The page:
George’s trousers are slightly flared at the plain-hemmed bottoms, cut to provide room for the black leather engineer boots that are consistent with both his image and lifestyle at this point in the story. The trousers cover his boot shafts, but we do see a strap across each vamp with a buckle on the outside; we can assume that these also have the characteristic strap across the top of each shaft.
As George begins establishing himself in Carthage, balancing his humbler dates with Alice and the glamorous promise of life with Angela, his upgraded style includes a dark—likely black—polo shirt that, when worn with the leather jacket and trousers, creates a sinister, all-dark effect suggesting that this unsustainable love triangle won’t end well.
When George returns to Loon Lake after Alice’s death, his jacket reappears as a subtle sartorial reminder that he can’t shake his fate. He wears it with dressier clothes than he had formerly, now tucking an off-white button-down shirt into dark forward-pleated trousers, cuffed at the bottoms and held up with a slim leather belt.
Welcoming George’s return with open arms, Angela encourages him to change out of his leather jacket and slacks into more summer-friendly garb.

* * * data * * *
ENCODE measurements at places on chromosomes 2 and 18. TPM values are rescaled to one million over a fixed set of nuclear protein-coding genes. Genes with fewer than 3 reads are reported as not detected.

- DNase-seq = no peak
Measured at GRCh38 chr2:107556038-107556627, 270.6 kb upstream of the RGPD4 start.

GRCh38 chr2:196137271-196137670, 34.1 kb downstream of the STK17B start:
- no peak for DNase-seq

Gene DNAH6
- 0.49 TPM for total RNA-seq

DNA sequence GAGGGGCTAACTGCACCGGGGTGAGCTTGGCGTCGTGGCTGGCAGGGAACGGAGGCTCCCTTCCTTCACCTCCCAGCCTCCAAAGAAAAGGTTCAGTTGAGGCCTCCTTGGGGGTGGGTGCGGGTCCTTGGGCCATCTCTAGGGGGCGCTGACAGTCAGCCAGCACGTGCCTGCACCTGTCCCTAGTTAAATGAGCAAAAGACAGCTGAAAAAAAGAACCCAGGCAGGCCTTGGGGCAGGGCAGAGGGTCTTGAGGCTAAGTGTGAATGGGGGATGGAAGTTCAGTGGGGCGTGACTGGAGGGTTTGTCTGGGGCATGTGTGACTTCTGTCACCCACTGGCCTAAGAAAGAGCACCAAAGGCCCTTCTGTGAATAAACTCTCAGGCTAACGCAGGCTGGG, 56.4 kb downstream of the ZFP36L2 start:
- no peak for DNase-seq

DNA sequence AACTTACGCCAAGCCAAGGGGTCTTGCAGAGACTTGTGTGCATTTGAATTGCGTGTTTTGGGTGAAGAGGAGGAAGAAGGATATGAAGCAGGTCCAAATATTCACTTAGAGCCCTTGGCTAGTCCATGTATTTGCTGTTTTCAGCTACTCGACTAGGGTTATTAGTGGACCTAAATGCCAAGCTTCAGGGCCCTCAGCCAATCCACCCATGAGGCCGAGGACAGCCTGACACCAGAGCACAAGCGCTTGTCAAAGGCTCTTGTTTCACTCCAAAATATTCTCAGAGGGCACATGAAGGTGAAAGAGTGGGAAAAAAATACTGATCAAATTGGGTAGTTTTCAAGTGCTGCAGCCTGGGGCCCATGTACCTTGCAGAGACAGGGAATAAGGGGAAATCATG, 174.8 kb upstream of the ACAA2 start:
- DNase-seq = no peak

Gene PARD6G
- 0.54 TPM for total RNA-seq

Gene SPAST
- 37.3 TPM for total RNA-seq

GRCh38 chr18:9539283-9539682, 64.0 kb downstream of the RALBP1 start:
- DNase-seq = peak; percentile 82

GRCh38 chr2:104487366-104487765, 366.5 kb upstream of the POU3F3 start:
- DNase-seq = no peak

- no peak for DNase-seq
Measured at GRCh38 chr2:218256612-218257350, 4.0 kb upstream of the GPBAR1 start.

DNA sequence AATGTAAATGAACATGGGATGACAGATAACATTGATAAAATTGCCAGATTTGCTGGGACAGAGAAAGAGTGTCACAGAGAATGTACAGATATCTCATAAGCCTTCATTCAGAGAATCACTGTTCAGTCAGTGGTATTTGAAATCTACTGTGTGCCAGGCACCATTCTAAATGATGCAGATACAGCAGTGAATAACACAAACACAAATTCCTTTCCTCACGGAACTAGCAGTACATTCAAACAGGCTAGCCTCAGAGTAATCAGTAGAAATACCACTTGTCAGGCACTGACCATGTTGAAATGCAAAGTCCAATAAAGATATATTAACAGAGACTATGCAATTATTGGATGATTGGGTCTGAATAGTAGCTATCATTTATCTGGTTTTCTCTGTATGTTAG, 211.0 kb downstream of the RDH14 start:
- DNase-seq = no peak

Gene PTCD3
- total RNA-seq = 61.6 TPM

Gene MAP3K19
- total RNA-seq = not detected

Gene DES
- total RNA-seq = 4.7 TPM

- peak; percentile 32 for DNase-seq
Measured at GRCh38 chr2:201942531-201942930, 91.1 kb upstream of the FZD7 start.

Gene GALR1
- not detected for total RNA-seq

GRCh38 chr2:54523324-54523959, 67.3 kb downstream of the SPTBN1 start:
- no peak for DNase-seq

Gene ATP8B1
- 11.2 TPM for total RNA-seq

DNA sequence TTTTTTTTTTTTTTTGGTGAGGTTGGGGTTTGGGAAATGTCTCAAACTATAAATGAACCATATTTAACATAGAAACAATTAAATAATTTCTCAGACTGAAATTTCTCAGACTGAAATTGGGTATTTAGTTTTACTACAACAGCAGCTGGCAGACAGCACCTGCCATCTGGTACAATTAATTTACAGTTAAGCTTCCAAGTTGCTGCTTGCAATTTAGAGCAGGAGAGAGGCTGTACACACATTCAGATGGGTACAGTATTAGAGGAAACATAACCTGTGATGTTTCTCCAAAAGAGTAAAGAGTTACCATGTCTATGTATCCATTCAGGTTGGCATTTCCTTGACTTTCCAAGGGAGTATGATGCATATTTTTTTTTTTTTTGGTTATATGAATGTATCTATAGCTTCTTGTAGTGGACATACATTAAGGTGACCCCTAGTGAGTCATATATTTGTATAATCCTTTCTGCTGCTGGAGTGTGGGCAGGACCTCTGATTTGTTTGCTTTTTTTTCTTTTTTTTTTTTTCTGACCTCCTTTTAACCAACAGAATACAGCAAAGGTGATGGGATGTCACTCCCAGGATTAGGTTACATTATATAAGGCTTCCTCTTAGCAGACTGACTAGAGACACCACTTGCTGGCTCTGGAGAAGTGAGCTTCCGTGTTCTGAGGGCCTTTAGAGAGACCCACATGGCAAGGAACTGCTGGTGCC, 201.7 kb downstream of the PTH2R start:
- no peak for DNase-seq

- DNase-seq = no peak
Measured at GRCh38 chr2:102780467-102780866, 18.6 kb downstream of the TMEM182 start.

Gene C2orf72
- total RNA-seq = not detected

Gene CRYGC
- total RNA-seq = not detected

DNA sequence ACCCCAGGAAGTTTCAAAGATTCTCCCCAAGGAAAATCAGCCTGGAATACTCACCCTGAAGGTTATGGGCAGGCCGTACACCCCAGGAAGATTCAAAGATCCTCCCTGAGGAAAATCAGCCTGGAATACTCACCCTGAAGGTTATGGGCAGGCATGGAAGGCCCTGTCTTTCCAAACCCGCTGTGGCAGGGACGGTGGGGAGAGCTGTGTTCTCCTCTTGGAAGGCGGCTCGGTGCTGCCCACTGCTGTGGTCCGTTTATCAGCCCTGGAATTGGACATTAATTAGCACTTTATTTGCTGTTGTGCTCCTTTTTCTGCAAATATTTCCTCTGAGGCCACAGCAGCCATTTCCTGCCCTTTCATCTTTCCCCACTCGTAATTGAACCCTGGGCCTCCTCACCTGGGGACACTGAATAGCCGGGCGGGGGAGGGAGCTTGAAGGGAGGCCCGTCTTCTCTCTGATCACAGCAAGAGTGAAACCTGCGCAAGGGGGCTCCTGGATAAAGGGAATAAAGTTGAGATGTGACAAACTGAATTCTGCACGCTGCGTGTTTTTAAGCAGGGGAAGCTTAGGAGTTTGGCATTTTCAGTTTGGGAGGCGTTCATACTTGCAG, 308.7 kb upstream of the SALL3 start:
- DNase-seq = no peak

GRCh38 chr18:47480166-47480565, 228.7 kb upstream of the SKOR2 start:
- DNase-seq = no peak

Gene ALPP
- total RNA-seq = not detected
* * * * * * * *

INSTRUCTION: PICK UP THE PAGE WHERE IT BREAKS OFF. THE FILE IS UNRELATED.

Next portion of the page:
Part II: The Aloha Shirt
If a leather jacket signifies ruggedness and action, the aloha shirt—aside from how Tom Selleck wore them on Magnum, P.I., perhaps—suggests the opposite, a relaxed mood. Indeed, this Hawaiian staple is the perfect to wear for spending the day at… well, a place in the sun.
A few years before Montgomery Clift popularized aloha shirts in the Hawaiian-set World War II drama From Here to Eternity, George Eastman spent a Labor Day weekend on Loon Lake wearing this short-sleeved sport shirt patterned in a two-toned tropical all-over print of palm trees and island motifs. The shirt follows contemporary postwar trends with its long-pointed loop collar and a matching breast pocket.
The aloha shirt is George’s attempt to conform to Angela’s world that encourages leisure rather than labor, an image completed by the white trousers and shoes she provides before spending a day on the water. The lightweight trouser material is prone to wrinkling in a manner suggestive of linen, with a generous enough fit that allows the breeze to blow coolly through the fabric.
George’s white socks maintain the harmonious flow between the white trousers and shoes, which appear to be the celebrated “white bucks”, so known for their buckskin uppers. “No article of footwear better typified the postwar trend toward relaxed style than American white bucks,” observes Alan Flusser in his sartorial volume, Dressing the Man, of these suede-like oxfords with their signature brick red rubber outsoles.